Maratha-Muslim quota a cynical pre-election ploy
Maharashtra govt’s decision to extend 16% reservation to Marathas and 5% to Muslims in educational institutions and jobs is a desperate attempt to appease sections of the population ahead of the elections.comment Updated: Jun 27, 2014 16:04 IST
The Maharashtra government’s decision to extend 16% reservation to the Marathas and 5% to Muslims in educational institutions and jobs is a cynical, desperate attempt to appease sections of the population ahead of the elections due later this year. The Marathas, who comprise 32% of Maharashtra’s population, are the power elite who wield enormous influence over policy; they control sugar and milk cooperatives and are big players in private education and real estate. But the largesse is restricted to a few families — the Chavans, Pawars and Deshmukhs — leaving large sections of the community far behind. Many debt-ridden farmers who committed suicide in the last decade were Marathas.
The quota politics is an effort to address this imbalance. The Marathas have been demanding reservations since 1991. Three Central Backward Classes Commissions, including the Mandal Commission, have declined their inclusion in the OBC category. The 22nd State Backward Classes Commission, headed by Justice (retired) RM Bapat, rejected the demand in 2008 on the grounds that categorising the Marathas as OBCs would be against the principles of social justice. The Congress-NCP government fell back on social engineering to create a new category, Economically and Socially Backward Castes, to include the Marathas. In the new category, the creamy layer has been excluded and the reservation limited to those whose annual family income is below Rs. 4.5 lakh. The quotas may be challenged in courts for crossing the Supreme Court’s cap of 50% reservation but the government is confident of securing a ruling in its favour.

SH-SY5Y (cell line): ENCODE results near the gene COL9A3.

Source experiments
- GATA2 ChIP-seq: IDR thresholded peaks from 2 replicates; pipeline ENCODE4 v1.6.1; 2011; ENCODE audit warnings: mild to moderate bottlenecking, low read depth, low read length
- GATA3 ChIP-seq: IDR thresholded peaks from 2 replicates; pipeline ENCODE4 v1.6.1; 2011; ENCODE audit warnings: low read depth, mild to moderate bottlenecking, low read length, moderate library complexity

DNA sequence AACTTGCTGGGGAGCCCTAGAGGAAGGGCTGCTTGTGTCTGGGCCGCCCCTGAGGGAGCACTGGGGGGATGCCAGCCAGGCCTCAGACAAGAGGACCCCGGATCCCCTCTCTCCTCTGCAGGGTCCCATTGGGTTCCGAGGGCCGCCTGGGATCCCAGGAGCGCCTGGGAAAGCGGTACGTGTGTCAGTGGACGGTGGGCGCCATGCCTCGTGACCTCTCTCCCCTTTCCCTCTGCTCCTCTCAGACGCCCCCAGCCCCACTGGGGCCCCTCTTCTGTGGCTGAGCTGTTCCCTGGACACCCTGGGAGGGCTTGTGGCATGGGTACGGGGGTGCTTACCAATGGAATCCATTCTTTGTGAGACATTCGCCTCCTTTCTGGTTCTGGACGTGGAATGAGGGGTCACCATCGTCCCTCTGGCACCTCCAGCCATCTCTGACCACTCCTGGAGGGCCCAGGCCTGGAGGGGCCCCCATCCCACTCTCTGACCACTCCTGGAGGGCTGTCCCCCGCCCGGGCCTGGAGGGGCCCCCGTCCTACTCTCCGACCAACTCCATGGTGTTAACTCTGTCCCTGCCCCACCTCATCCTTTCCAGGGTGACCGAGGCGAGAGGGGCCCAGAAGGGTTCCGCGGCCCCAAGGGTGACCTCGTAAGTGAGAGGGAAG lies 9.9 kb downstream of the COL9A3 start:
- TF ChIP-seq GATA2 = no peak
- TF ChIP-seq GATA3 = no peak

Read:Maharashtra's Maratha, Muslim quota: Will it cross legal hurdle?
The 5% reservation to nearly 50 sub-communities among Muslims is arguably more deserving, given the community’s poor access to education, jobs and state services. This pre-election announcement of quotas is a familiar routine of Congress-NCP politics, reminiscent of the Jats being accommodated in the OBC category just prior to the general election. That move did not really pay off for the Congress. Whether large sections of the Marathas and Muslims, who voted against the parties in the general election, will be wooed by reservations remains to be seen. The decision could, instead, drive other beneficiaries of reservations towards the Opposition BJP-Shiv Sena.